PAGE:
A trip to my grandmother reminded me that it was time to start gathering seeds for next season.  I came home with little baggies full of seeds for these nice border flowers, the name of which I have no idea.  I am always humbled when I fail to grow something she gives me since she grows magnificent dahlias and other flowers in this tiny strip of land alongside her building in the middle of Boston.  Year after year her garden flourishes behind its short fence made of old oven racks and refrigerator shelves even as people who walk buy feel entitled to pick her flowers without permission (how rude!).  Maybe cause she uses chemical fertilizers and I don’t does she have a visual advantage, but its still not a good enough excuse when I have much more land and a much younger body to do the work with.  In any case, next year I look forward to pink and yellow flowers framing my lamppost and mailbox.

Today I gathered seeds from the cosmos.  It was accidentally perfect timing as many flowers had died off and only the dry seeds were left on the stem, making them easy to just brush into the bowl:

And then cut some of the heads from the cone flowers. They need to dry a bit more before I get the seeds off:

I am still enjoying the beauty of the zinnias.  I LOVE this flower since it is so stinkin’ easy to grow and makes such a great cut flower.  And they last more than a week, even when cut.  When this bunch of zinnias start to die, I will let them dry and collect their seeds to have a pink collection.  I plan to repeat with red zinnias, yellow, orange, etc.

When I left my grandmother’s, I left with not only flower seeds, but bags and bags of fabric!  As a seamstress and an immigrant, my grandmother would save the leftover fabric from where she worked.  I’m not sure how much of what she made at home was made from these scraps, but she did make much of her 5 children’s clothing as they grew up.  Here’s a sample of the loot:

She’s sorting out a lot of her fabric and thread since she’s getting older and has slowed down with making things.  I’m excited to make something with it and carry on what she started so many years ago.  My grandmother and aunts were laughing that this stuff was vintage since she’s had it stored in her room for possibly decades.  Turns out, they were right!  I found one piece of proof, right on the fabric.  It looks like it gives information on the type of fabric as well as the date May 14, 1963.  Isn’t history awesome?!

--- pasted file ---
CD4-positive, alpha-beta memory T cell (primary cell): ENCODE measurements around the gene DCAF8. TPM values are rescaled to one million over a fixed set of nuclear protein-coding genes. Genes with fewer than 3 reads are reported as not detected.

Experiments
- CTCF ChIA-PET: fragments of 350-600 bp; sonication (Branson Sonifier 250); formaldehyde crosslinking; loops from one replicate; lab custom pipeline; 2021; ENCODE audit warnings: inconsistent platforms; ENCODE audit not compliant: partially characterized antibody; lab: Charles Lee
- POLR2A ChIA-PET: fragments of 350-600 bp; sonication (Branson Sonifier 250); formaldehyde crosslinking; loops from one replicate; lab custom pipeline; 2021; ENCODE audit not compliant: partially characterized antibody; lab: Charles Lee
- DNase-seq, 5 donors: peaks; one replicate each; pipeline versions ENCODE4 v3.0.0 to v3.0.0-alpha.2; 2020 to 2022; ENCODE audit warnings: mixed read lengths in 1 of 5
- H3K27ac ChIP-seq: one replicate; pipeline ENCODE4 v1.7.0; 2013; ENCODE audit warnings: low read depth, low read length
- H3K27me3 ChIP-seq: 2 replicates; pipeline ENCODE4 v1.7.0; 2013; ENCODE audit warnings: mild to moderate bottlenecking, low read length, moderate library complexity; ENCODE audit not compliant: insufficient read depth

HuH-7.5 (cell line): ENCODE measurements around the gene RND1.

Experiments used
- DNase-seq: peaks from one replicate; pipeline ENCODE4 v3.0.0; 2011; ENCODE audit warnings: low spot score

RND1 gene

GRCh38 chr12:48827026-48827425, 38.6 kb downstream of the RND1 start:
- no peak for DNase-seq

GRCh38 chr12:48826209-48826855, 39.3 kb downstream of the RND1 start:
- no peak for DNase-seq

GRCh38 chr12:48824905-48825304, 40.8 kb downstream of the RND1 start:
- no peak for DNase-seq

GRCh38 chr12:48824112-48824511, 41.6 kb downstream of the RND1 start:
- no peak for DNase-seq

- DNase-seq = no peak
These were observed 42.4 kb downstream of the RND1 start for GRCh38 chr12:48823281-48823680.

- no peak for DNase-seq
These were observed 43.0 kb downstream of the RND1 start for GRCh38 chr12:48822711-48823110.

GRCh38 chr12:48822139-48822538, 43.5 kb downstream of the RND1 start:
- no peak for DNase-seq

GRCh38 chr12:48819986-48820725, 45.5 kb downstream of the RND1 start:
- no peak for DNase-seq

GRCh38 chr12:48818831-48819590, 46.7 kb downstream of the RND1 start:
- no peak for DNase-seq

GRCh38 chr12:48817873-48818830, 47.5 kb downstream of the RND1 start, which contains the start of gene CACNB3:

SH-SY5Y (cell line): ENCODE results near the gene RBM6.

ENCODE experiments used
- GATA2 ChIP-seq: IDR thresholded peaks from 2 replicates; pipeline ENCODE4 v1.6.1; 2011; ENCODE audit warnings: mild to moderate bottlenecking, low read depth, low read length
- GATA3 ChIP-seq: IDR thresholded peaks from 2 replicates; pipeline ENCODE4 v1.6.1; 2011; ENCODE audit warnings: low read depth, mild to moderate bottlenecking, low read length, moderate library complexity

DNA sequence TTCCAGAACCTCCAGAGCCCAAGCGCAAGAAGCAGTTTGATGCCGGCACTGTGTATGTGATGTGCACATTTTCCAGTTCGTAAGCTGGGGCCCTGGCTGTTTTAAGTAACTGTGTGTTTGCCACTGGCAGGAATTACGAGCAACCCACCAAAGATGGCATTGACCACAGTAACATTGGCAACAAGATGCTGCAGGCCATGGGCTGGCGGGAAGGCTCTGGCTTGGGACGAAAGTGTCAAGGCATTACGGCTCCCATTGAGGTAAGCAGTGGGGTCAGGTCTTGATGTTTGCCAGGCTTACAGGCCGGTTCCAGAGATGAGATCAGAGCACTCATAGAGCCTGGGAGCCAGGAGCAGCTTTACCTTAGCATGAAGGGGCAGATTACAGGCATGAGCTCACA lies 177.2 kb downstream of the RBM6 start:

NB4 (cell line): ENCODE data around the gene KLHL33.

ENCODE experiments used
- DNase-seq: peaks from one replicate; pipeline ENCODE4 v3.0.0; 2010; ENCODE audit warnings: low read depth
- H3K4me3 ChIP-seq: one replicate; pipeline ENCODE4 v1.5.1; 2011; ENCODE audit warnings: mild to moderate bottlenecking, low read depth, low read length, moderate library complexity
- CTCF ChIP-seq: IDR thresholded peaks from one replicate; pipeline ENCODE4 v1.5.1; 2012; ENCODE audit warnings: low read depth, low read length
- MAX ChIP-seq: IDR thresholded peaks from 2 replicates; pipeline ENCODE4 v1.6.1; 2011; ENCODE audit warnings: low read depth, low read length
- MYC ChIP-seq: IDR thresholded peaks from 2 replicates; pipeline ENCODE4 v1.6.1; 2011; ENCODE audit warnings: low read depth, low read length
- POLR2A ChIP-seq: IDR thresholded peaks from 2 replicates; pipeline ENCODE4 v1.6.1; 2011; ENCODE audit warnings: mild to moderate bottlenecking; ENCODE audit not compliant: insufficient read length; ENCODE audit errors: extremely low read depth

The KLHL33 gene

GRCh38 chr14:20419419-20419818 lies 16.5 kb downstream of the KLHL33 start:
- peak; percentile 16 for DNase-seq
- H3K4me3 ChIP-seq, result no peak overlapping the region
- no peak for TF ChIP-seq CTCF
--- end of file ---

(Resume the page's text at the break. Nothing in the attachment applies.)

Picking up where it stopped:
Pumpkin Primer

3 1/2 weeks ago, I thought I had a fruitless squash vine taking up all sorts of space in front of my house.  All bloom, no squash.

1 1/2 weeks ago, I discovered we had a pumpkin!

2 days ago, I find my pumpkin is already orange and ready for Fall decorations!   Check out that development!

The problem?

It’s mid-August.  Pumpkins are fall, harvesty things.  Who the heck decorates their home with a pumpkin in August?

Turns out I can make the pumpkin last for weeks by cleaning it in a weak chlorine water solution and the storing it in a cool dry place on a piece of cardboard. (http://www.pumpkinnook.com/growing.htm)  I hope it works.  It also says how I should leave it on the vine for as long as possible, but how long is that?  If all else fails, it looks like I will have plenty of little squash/ gourd things that are climbing all over the big metal trellises.  I thought it was very interesting that the vine basically died to pump the pumpkin full of nutrients (http://www.informeddemocracy.com/pumpkin/growing.html) so that the pumpkin could be a great pumpkin and then pass on its seed.  It’s not a perfect analogy, but it did make me think of when Jesus says in John 15:5, “I am the vine and you are the branches.”  The vine grew up strong and then died so that it could give life to the pumpkin.  🙂